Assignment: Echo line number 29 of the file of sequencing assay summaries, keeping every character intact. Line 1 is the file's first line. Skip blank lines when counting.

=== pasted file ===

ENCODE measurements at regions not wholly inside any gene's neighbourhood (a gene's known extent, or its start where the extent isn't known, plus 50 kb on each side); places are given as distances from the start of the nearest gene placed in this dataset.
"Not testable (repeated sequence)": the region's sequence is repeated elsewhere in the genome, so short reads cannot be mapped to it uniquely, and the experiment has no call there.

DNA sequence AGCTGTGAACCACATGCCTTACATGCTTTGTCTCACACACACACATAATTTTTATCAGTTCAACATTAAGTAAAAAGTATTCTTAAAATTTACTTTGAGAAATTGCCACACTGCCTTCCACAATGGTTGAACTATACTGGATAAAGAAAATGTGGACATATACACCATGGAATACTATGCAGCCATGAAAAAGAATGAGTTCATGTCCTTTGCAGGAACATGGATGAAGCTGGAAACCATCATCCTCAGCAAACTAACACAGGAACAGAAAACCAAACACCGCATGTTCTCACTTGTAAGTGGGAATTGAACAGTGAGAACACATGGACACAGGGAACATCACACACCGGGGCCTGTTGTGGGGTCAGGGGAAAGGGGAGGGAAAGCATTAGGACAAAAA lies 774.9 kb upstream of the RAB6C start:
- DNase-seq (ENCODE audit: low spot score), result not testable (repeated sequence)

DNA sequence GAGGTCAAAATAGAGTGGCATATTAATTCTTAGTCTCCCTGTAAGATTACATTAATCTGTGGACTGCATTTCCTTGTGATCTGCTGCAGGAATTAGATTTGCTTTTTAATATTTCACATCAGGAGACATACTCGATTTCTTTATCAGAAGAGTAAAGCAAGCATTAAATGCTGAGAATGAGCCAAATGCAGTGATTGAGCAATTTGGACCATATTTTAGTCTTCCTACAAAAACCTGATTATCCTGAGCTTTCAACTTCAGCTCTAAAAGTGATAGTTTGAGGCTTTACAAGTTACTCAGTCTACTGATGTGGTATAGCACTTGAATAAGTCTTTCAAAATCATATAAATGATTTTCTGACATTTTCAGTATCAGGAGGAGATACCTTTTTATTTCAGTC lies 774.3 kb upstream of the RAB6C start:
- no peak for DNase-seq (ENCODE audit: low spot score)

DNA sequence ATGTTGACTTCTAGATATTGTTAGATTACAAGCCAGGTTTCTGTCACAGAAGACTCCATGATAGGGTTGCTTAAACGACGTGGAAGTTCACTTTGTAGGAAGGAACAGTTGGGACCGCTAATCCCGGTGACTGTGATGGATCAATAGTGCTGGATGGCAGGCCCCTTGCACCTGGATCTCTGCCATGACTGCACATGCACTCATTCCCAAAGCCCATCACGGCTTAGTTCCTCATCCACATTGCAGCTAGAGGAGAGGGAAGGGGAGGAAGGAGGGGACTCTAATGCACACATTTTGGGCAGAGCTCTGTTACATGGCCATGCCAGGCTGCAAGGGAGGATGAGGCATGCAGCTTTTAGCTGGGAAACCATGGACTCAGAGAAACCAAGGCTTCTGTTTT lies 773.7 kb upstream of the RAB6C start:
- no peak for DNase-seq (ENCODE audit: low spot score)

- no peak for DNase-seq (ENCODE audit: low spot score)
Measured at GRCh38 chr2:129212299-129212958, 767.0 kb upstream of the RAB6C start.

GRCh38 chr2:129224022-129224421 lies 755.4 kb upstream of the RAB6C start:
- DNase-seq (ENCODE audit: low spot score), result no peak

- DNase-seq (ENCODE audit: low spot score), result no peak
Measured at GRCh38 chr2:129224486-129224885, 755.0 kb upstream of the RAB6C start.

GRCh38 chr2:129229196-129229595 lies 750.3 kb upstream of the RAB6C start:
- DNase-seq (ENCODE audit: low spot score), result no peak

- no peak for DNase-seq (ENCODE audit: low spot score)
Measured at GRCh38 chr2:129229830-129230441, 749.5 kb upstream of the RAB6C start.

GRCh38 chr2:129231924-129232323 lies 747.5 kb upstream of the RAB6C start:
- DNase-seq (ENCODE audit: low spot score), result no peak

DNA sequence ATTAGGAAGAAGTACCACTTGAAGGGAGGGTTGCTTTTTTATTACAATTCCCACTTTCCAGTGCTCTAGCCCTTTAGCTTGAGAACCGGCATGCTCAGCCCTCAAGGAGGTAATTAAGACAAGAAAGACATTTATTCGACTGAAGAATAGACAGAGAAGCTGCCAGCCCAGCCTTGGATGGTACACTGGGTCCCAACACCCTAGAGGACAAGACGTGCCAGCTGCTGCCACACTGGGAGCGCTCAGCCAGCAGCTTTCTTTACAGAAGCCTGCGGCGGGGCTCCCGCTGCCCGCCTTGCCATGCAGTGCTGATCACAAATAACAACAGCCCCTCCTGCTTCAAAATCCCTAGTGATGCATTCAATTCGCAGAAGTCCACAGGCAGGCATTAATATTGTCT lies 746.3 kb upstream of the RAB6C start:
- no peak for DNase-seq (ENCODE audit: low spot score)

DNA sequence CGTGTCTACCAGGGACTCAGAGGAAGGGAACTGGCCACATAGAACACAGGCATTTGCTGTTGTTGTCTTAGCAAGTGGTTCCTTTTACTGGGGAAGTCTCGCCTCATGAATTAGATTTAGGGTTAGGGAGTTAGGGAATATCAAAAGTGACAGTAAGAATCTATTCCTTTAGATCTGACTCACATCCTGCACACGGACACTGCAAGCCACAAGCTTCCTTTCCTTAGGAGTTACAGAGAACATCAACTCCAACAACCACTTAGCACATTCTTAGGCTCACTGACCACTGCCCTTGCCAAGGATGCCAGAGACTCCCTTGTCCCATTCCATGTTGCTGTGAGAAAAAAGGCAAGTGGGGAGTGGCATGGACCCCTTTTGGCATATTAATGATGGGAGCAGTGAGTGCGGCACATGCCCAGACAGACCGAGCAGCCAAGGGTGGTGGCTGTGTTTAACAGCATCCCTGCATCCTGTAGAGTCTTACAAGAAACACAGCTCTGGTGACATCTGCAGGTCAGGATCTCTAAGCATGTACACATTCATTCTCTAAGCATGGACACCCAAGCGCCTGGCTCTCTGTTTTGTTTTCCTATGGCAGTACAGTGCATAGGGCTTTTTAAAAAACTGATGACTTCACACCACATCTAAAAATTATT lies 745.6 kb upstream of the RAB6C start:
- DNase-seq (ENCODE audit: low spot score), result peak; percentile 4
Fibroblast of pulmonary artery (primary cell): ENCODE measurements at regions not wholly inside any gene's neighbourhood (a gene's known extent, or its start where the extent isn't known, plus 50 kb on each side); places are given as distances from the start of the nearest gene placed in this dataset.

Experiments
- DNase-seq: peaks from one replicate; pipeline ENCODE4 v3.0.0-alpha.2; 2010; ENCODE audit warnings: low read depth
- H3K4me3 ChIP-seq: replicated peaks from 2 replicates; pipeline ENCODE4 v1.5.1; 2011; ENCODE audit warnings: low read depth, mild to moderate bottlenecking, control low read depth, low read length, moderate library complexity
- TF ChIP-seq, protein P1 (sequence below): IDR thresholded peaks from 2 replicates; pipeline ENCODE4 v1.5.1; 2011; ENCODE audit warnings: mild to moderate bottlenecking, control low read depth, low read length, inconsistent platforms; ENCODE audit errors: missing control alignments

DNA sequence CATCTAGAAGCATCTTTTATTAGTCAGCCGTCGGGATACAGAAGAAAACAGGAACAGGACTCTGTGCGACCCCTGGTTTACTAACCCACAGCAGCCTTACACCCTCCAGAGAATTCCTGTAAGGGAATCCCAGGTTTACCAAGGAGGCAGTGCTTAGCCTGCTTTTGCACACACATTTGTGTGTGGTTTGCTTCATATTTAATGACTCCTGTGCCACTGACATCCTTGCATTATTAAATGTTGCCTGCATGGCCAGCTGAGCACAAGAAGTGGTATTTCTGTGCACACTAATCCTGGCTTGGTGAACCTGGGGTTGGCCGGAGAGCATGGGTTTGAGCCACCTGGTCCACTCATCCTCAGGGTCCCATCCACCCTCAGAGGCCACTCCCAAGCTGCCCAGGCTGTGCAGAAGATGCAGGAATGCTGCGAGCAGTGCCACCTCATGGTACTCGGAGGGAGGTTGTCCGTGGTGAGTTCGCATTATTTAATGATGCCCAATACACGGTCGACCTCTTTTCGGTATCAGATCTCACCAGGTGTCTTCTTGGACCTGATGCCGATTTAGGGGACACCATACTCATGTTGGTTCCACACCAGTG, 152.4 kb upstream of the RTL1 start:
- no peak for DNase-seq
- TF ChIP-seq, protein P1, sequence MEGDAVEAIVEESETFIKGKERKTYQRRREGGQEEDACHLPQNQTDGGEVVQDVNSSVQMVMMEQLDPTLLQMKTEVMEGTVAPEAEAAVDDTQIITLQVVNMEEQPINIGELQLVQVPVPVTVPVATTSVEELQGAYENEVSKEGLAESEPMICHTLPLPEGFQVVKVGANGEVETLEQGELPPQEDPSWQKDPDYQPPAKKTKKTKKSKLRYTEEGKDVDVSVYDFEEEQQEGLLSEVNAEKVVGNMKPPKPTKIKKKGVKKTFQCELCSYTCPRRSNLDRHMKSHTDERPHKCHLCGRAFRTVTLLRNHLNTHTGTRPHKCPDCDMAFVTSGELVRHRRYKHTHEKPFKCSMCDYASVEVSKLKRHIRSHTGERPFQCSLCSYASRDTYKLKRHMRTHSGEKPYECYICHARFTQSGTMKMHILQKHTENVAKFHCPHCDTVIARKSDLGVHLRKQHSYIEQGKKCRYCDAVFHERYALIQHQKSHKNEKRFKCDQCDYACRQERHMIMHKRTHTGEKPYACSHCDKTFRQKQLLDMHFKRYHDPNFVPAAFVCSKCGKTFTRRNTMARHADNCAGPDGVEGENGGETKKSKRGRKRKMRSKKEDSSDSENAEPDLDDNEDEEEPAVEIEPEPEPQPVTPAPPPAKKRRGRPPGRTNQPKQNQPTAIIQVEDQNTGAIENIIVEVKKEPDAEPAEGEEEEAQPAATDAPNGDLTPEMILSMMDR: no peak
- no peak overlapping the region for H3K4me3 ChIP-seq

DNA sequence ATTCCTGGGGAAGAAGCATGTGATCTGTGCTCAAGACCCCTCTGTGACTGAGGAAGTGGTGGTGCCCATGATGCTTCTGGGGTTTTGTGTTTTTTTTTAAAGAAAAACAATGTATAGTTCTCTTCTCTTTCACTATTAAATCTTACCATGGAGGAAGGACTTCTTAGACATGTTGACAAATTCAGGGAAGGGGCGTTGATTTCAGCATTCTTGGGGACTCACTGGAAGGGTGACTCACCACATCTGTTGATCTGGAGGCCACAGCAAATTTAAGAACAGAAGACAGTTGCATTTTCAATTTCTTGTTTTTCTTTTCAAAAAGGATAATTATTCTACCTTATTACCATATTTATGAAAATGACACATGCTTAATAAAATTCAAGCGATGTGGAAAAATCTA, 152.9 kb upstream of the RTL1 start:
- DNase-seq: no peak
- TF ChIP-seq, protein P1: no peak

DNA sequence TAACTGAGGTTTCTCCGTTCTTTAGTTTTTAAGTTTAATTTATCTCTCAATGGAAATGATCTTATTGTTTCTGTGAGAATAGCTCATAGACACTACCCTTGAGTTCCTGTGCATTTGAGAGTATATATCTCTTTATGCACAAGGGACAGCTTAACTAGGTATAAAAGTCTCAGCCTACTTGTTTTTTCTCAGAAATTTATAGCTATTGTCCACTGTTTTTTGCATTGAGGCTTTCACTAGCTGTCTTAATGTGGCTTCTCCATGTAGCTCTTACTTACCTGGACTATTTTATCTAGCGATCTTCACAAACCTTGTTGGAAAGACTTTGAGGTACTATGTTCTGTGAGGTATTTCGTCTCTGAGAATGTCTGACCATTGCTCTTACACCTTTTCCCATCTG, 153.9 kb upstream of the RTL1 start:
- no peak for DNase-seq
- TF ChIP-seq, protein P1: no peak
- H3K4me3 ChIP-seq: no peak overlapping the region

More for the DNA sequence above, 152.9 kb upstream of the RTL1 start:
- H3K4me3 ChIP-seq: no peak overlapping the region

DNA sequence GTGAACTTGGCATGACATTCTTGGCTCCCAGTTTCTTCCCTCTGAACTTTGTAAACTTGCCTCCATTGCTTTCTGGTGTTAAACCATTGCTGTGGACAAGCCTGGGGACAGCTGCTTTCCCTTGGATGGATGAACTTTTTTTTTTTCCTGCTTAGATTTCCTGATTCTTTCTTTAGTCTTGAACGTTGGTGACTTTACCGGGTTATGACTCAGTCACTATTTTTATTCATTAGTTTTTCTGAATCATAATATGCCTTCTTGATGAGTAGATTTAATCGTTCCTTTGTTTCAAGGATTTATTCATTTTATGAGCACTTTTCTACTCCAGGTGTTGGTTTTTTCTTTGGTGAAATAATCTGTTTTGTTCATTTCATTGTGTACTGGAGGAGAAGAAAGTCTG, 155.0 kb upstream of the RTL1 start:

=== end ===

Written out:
- TF ChIP-seq, protein P1 (sequence below): IDR thresholded peaks from 2 replicates; pipeline ENCODE4 v1.5.1; 2011; ENCODE audit warnings: mild to moderate bottlenecking, control low read depth, low read length, inconsistent platforms; ENCODE audit errors: missing control alignments